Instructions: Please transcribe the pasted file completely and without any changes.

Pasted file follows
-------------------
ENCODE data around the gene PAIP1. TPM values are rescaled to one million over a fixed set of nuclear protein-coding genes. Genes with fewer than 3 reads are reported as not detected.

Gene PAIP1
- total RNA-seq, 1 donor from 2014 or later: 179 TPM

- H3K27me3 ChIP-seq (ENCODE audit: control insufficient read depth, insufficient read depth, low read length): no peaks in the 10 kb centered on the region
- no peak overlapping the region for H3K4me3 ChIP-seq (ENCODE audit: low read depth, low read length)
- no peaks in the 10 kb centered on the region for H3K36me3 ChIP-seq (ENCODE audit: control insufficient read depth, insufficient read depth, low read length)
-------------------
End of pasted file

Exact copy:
ENCODE data around the gene PAIP1. TPM values are rescaled to one million over a fixed set of nuclear protein-coding genes. Genes with fewer than 3 reads are reported as not detected.

Gene PAIP1
- total RNA-seq, 1 donor from 2014 or later: 179 TPM

- H3K27me3 ChIP-seq (ENCODE audit: control insufficient read depth, insufficient read depth, low read length): no peaks in the 10 kb centered on the region
- no peak overlapping the region for H3K4me3 ChIP-seq (ENCODE audit: low read depth, low read length)
- no peaks in the 10 kb centered on the region for H3K36me3 ChIP-seq (ENCODE audit: control insufficient read depth, insufficient read depth, low read length)